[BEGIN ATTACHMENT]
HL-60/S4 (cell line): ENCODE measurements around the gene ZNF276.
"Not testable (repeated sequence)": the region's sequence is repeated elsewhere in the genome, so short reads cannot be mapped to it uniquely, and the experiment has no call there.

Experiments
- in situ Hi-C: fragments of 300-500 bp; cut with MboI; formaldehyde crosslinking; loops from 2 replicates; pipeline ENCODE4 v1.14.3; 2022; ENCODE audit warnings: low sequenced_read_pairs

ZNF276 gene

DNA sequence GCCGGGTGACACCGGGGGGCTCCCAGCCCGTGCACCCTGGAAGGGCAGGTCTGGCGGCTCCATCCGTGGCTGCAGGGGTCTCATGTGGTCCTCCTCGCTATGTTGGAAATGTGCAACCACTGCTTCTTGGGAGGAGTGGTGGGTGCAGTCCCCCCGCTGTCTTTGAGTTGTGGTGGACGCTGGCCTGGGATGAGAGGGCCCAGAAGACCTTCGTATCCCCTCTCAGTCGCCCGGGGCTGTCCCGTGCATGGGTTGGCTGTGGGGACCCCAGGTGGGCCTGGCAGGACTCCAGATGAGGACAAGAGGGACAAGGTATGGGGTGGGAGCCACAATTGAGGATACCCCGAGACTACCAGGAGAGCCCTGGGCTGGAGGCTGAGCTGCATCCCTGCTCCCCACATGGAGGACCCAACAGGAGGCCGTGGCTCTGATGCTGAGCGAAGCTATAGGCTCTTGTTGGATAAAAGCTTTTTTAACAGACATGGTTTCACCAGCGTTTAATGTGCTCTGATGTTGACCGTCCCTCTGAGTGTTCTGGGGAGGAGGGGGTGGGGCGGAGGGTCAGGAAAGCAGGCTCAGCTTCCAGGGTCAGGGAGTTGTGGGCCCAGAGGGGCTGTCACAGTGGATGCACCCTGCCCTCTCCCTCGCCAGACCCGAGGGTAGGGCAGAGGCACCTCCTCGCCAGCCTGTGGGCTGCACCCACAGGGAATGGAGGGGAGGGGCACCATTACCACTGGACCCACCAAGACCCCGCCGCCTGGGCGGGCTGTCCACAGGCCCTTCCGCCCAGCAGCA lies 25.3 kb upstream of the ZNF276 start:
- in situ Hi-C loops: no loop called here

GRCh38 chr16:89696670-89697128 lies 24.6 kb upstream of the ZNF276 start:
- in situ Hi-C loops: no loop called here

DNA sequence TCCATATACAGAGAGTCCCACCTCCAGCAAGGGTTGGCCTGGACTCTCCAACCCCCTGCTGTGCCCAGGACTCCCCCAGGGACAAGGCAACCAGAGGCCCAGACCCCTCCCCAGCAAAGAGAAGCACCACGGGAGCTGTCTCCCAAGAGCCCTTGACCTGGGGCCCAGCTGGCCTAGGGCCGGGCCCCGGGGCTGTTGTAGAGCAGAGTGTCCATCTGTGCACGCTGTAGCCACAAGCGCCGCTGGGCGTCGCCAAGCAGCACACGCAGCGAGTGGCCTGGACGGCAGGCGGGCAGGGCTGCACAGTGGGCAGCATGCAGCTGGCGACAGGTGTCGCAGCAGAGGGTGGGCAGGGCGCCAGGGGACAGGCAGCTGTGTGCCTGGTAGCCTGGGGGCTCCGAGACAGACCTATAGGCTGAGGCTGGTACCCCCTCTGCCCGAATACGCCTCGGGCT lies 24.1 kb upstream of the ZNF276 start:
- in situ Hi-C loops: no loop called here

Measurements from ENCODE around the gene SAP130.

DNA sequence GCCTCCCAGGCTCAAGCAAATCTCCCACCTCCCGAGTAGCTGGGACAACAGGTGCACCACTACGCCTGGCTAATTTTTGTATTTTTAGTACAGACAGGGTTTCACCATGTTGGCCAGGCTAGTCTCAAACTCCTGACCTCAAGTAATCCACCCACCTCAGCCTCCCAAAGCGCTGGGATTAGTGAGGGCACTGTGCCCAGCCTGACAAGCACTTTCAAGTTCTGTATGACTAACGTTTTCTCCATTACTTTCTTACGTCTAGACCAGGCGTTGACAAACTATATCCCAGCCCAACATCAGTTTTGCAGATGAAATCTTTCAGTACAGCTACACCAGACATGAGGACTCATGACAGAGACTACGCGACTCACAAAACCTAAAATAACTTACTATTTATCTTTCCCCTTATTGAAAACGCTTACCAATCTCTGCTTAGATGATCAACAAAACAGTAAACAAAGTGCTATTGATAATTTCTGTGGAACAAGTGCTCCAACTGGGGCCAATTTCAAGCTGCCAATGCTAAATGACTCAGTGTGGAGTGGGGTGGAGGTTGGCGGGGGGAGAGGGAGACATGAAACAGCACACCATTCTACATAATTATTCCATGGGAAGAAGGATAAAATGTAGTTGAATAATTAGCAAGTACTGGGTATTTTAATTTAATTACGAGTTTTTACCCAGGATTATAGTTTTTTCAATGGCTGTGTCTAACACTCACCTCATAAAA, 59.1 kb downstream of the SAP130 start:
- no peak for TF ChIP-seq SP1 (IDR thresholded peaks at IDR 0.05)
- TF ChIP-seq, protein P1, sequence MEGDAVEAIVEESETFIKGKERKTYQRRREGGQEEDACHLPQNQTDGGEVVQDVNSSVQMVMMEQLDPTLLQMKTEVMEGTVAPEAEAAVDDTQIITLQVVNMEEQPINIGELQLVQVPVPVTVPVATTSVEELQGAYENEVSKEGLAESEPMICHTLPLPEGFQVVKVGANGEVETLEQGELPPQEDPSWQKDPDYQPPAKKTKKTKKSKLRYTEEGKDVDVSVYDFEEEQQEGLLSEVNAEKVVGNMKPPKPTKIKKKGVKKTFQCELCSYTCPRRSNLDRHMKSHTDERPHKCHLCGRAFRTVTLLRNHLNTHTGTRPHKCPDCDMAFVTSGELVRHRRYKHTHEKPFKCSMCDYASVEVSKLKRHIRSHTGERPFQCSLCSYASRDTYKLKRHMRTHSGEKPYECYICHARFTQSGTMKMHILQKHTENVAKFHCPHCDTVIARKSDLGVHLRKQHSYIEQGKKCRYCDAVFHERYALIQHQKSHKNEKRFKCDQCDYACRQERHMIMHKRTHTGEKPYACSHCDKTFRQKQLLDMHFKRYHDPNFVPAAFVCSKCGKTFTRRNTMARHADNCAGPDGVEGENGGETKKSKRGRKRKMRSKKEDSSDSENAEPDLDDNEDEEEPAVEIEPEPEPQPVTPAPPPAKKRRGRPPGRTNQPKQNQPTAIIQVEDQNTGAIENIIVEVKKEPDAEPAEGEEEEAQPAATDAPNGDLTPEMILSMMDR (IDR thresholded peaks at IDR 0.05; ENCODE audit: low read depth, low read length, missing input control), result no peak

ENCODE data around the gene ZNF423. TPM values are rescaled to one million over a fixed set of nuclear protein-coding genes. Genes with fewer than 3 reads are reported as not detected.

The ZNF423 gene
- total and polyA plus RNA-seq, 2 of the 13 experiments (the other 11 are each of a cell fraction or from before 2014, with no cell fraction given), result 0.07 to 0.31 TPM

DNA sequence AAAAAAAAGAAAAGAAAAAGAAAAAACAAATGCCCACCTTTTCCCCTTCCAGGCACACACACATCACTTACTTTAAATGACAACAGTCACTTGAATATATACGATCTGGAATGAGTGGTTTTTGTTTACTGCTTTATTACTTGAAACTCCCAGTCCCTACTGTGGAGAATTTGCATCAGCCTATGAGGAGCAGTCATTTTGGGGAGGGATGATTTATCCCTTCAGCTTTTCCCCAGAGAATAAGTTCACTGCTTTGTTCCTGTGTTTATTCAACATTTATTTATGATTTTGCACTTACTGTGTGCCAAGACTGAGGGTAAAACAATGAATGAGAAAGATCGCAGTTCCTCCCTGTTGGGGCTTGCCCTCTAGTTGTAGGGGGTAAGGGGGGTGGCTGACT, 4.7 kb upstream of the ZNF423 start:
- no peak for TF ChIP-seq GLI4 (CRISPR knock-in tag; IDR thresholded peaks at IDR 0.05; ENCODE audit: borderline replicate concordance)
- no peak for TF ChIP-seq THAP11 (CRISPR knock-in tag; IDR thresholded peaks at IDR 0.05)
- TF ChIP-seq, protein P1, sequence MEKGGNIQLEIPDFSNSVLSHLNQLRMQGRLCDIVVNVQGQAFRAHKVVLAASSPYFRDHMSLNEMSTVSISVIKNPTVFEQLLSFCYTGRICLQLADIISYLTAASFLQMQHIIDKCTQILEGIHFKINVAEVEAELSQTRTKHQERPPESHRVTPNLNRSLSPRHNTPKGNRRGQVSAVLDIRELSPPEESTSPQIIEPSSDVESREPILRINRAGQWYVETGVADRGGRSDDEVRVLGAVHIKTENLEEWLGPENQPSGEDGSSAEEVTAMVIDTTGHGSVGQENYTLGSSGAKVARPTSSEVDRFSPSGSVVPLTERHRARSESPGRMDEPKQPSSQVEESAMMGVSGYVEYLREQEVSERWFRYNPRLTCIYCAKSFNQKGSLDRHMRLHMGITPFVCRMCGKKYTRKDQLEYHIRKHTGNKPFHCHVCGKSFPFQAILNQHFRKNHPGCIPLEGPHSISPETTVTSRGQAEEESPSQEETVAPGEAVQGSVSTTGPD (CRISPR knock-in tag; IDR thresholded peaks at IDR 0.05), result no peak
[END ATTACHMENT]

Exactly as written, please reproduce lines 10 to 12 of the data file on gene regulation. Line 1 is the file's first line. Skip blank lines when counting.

DNA sequence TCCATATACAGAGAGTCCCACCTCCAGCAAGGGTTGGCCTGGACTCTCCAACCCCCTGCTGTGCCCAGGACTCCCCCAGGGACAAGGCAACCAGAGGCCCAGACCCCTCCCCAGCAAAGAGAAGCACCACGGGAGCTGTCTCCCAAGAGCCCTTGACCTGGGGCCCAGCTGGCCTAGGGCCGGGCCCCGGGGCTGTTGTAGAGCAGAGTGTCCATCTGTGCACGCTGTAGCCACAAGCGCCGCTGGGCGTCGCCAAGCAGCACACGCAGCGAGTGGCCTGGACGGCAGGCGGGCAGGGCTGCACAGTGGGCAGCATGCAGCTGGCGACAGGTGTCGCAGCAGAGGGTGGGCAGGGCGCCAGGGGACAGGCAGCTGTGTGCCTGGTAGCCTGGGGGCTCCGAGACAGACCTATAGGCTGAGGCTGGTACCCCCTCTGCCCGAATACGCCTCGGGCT lies 24.1 kb upstream of the ZNF276 start:
- in situ Hi-C loops: no loop called here

Measurements from ENCODE around the gene SAP130.